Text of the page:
The process of mass transfer of vapors at the interface is assumed to occur due to pressure variation as depicted in Fig (1). It is the process of thermal convection from the hot air with further conduction into the seed responsible for the generation of vapor concentration difference.
The following assumptions are considered while framing the model
In nature, we find mostly two geometries in the seeds:
1. Spherical shape
2. Ellipsoidal shape
Our analysis holds well for both spherical and nonspherical seeds, when the equivalent diameter is considered for ellipsoidal seeds. The equivalent diameter calculation for ellipsoidal seeds is given in Appendix–I.
Figure 1. Variation of partial pressures of vapor and air
2.1 Thermal process in the seed
For a spherical shape of the seed the unsteady state thermal conduction is defined by the following equation
$\frac{\partial}{\partial r}\left[r^{2} \frac{\partial T}{\partial r}\right]=\frac{1}{\alpha}\left[\frac{\partial}{\partial \tau}\left(r^{2} T\right)\right]$ (1)
The seed is subjected to boundary conditions as follows:
$r \rightarrow \infty ; T=T_{g}=$cons $\tan t : P=P_{\infty}=$constant
$r=R : T=T_{i}(\tau)$
$\tau=0 :(0<r<R) ; T=T_{0}$
For $\tau>0 : A t r=R$ (2)
The convective heat transfer at the periphery of the spherical interface of the seed is given by the Eq(3). as follows:
$k\left[\frac{\partial T}{\partial r}\right]_{r=R}=h_{c}\left(T_{g}T_{i}(\tau)\right)$ (3)
It is required to find $T=T_{i}(\tau)$ for convective thermal boundary condition (3) from the unsteady conduction Eq (1).
2.2 Vapor mass diffusion equation
Mass transfer of water vapor from the spherical interface i.e. at r=R can be defined as follows according to the model shown in Figure 1.
$\frac{d M}{d \tau}=4 \pi R^{2} h_{m}\left(\rho_{v(r=R)}\rho_{i \infty}\right)$ (4)
However, as per the model (from Figure 1)
$P_{i v}=P_{\infty}$ at $r=R$
$P_{i v}=0$ at $r \rightarrow \infty \Rightarrow \rho_{i \infty}=0$
Thus,
$\left[\rho_{v(r=R)}\right]=\left[\frac{P_{\infty}}{R_{0}\left[T_{i}(\tau)+273\right]}\right]$ and $\left[\rho_{v({\infty})}=0\right]$
Hence, Eq(4) transforms into
$\frac{d M}{d \tau}=4 \pi R^{2} h_{m}\left(\rho_{v(r=R)}\right)=4 \pi R^{2} h_{m}\left[\frac{P_{\infty}}{R_{0}\left[T_{i}(\tau)+273\right]}\right]$ (5)
The following dimensionless parameters are introduced into the Eqs (1), (2), (3) and (4).
$R^{+}=\left[\frac{r}{R}\right] ; \quad T^{+}=\frac{T}{T_{g}}$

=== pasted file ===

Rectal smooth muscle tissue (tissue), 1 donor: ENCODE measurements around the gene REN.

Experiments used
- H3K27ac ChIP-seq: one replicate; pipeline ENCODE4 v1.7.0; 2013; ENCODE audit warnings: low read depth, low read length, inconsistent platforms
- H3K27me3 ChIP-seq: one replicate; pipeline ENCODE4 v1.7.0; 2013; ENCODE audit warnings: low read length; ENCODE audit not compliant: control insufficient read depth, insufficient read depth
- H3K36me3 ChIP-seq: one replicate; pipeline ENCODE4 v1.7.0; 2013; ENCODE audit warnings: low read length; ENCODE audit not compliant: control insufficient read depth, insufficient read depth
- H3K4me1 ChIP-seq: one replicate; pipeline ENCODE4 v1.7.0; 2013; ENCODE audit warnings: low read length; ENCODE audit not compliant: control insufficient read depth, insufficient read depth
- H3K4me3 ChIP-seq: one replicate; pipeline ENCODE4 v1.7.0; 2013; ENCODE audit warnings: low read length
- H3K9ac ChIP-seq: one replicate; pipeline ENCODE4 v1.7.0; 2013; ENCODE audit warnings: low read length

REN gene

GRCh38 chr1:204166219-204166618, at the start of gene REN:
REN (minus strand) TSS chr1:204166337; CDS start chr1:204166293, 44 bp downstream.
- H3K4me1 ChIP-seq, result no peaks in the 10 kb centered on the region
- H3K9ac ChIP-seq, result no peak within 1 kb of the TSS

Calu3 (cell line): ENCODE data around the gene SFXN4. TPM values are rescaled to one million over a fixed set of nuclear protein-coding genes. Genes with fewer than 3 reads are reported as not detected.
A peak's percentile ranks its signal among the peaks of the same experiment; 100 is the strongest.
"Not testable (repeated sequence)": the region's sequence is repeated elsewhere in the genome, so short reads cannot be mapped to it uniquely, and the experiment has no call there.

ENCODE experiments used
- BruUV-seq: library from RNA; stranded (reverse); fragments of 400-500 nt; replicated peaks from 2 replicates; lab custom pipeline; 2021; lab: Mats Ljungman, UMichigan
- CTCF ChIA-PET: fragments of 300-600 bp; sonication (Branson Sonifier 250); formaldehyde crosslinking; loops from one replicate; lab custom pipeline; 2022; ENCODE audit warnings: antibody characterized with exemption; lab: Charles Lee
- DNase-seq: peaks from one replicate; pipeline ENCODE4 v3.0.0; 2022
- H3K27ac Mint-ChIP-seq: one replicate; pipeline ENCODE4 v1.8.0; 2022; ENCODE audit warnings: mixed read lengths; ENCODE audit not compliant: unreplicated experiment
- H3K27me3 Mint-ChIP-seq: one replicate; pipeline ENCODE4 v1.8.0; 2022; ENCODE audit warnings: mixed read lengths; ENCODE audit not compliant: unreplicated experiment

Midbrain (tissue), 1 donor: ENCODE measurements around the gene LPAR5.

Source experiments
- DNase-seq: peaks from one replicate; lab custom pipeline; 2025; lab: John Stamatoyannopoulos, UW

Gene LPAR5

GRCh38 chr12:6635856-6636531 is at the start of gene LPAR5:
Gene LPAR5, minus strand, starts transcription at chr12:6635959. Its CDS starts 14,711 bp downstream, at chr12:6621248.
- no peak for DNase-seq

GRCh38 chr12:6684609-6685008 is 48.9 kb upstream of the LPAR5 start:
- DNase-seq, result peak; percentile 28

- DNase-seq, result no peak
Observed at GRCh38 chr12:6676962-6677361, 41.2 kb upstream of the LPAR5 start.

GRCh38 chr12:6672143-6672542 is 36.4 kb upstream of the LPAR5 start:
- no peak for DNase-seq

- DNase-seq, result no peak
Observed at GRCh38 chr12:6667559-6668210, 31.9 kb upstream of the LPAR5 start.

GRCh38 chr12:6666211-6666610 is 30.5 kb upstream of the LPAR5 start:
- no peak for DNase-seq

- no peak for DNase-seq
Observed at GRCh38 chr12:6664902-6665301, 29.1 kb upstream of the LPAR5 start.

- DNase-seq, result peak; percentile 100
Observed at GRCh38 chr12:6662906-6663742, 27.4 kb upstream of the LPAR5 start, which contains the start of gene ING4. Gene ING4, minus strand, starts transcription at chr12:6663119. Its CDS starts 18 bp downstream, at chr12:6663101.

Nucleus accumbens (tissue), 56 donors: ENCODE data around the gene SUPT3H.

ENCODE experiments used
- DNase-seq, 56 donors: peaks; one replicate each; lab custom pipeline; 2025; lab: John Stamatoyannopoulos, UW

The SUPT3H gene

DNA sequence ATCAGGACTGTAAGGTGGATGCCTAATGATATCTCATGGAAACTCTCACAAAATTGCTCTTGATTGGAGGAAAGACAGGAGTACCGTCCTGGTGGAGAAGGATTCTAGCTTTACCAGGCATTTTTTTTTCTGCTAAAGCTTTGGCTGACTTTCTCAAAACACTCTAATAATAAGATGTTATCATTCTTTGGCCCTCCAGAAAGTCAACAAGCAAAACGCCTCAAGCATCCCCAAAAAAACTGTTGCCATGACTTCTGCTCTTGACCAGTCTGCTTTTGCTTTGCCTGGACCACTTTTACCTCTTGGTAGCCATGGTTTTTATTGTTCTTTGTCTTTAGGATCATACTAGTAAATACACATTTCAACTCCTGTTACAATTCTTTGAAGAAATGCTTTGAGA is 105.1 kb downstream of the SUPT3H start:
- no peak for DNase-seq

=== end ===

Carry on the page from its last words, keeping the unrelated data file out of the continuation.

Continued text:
$F o=\left[\frac{\alpha \tau}{R^{2}}\right]$
Eq(1) transforms to
$\frac{\partial}{\partial R^{+}}\left[R^{+2} \frac{\partial T^{+}}{\partial R^{+}}\right]=\left[\frac{\partial}{\partial F_{O}}\left(R^{+2} T^{+}\right)\right]$ (6)
With boundary conditions
$0<R^{+}<1 : T^{+}=T^{+}(F o)$
$F o>0 : R^{+}=1 ; T^{+}=T_{i}^{+}(F o)$
$R^{+}=0 : F o>0 : T^{+}=T_{c}^{+}(F o)$
$F o=0 :\left(0<R^{+}<1\right) : T^{+}=\frac{T_{o}}{T_{g}}=T_{o}^{+}$
$F o>0 :$ at $R^{+}=0 ; T^{+}=T_{c}^{+}$
Further at $R^{+}=1 : F o>1$
$\left[\frac{\partial T^{+}}{\partial R^{+}}\right]_{R^{+}=1}=B i\left(1T_{i}^{+}(F o)\right)$ (7)
Eq(5) in dimensionless form can be written as follows
$\frac{\partial M^{+}}{\partial F_{O}}=\pi_{m}\left[\frac{\left(T_{g}+273\right)}{273+T_{g} T_{i}^{+}}\right]$ (8)
where $M^{+}=\frac{M(\tau)}{M_{o}}$
The unsteady state conduction heat Eq (6) & mass diffusion Eq (8) are solved simultaneously to find drying rate of the seeds with respect to time with the boundary condition for solving Eq (8) as
$F o=0 : M^{+}=1$ (9)
The solution is excepted to be in the form of
$M^{+}=f\left[B i, \pi_{m}, F o, \frac{T_{i}}{T_{g}}\right]$ (10)
Thus, the objective of the study is to establish the correlation i.e. Eq (10)
The solution is obtained by Integrating Eq (6) between the limits R^{+}=0: R^{+}=1 it for the condition R^{+}≠R^{+}(Fo)
$\frac{d}{d F_{O}} \int_{R^{*}=0}^{R^{*}=1} T^{+} R^{+2} d R^{+}=\left[\frac{\partial T^{+}}{\partial R^{+}}\right]_{R^{+}=1}$ (11)
For Fo>0, the following thermal profile for T^{+} can be assumed satisfying the boundary conditions both at R^{+}=0 and R^{+}=1. Further it satisfies smoothening conditions at R^{+}=0.
$T^{+}=\left(T_{i}^{+}T_{c}^{+}\right) R^{+4}T_{c}^{+}$ (12)
Substitution of Eq(12) into Eq(11) yields
$\frac{1}{7} \frac{d T_{i}^{+}}{d F_{O}}+\frac{4}{21} \frac{d T_{c}^{+}}{d F_{O}}=4\left[T_{i}^{+}T_{c}^{+}\right]$ (13)
The boundary conditions are Fo=0:
$T_{i}^{+}=T_{c}^{+}=T^{+}(0)$ prescribed input
Substitution of Eq(12) into Eq(7) after simplification yields
$T_{i}^{+}=\frac{T_{c}^{+}+0.25 B i}{1+0.25 B i}$ (14)
Solving Eqs (13) and (14) together the following variations of thermal conditions at the extreme salient points of center and spherical surface can be established for Fo>0
$T_{i}^{+}=1\left[1T_{i}^{+}(0)\right] \operatorname{Exp}\left\{84 \frac{B i}{7+B i} F o\right\}$ (15)
$T_{c}^{+}=T_{i}^{+}[1+0.25 B i]0.25 B i$ (16)
3.1 Solution of Eq(8)
It can be accomplished by expressing Eq(8) in finite difference form with the established solution i.e., Eq (15)
$M^{*}(I+1)=M^{*}(I)\Delta F o^{*} \pi_{m}$ (17)
$\Delta F o=F o R / J$
$M^{*}(I=1)=1$